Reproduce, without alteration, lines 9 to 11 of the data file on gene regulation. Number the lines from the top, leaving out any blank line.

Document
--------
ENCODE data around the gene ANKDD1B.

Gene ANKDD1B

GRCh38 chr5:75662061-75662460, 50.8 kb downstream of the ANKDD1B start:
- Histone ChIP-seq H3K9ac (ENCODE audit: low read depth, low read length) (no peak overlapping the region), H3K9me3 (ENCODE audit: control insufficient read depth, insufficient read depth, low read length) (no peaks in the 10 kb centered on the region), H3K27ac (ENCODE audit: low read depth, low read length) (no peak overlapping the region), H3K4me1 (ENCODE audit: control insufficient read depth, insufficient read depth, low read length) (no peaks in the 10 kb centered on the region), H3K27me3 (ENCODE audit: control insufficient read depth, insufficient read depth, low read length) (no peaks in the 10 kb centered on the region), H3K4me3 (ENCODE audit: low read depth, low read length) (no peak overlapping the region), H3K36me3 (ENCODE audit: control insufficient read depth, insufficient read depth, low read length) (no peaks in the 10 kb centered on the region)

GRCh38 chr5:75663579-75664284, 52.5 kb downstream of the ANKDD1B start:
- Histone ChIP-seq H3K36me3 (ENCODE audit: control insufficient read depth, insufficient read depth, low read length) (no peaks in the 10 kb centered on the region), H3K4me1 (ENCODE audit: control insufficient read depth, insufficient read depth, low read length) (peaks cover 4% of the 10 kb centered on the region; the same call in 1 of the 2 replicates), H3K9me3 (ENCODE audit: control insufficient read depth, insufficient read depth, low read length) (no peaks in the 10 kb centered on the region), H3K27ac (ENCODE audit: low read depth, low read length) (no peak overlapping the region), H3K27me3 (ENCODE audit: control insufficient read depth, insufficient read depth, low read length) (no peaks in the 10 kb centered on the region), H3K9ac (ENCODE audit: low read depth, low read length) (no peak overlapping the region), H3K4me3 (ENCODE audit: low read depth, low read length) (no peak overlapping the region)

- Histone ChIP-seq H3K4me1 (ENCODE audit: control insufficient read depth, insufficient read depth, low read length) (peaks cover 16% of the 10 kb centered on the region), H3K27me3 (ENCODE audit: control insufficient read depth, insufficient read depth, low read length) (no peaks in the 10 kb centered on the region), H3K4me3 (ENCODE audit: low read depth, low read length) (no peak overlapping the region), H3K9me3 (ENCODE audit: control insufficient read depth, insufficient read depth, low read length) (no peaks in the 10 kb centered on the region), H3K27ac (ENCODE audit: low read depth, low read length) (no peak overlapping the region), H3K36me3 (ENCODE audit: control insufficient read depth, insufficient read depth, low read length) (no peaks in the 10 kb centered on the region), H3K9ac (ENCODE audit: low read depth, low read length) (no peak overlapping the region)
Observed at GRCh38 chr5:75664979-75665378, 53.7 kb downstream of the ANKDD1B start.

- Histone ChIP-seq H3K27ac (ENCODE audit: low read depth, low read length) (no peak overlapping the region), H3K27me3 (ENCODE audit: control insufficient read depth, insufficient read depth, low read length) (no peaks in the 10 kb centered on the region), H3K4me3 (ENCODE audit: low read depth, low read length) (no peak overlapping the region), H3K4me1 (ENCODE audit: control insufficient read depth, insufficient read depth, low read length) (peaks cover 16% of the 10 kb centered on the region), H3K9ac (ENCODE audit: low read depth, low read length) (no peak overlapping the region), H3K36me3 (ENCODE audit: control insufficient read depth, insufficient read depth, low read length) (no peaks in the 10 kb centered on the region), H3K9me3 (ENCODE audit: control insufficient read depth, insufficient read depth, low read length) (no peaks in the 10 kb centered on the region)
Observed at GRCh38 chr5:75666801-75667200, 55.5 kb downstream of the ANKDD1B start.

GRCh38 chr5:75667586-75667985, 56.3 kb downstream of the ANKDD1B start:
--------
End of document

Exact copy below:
- Histone ChIP-seq H3K27ac (ENCODE audit: low read depth, low read length) (no peak overlapping the region), H3K27me3 (ENCODE audit: control insufficient read depth, insufficient read depth, low read length) (no peaks in the 10 kb centered on the region), H3K4me3 (ENCODE audit: low read depth, low read length) (no peak overlapping the region), H3K4me1 (ENCODE audit: control insufficient read depth, insufficient read depth, low read length) (peaks cover 16% of the 10 kb centered on the region), H3K9ac (ENCODE audit: low read depth, low read length) (no peak overlapping the region), H3K36me3 (ENCODE audit: control insufficient read depth, insufficient read depth, low read length) (no peaks in the 10 kb centered on the region), H3K9me3 (ENCODE audit: control insufficient read depth, insufficient read depth, low read length) (no peaks in the 10 kb centered on the region)
Observed at GRCh38 chr5:75666801-75667200, 55.5 kb downstream of the ANKDD1B start.

GRCh38 chr5:75667586-75667985, 56.3 kb downstream of the ANKDD1B start: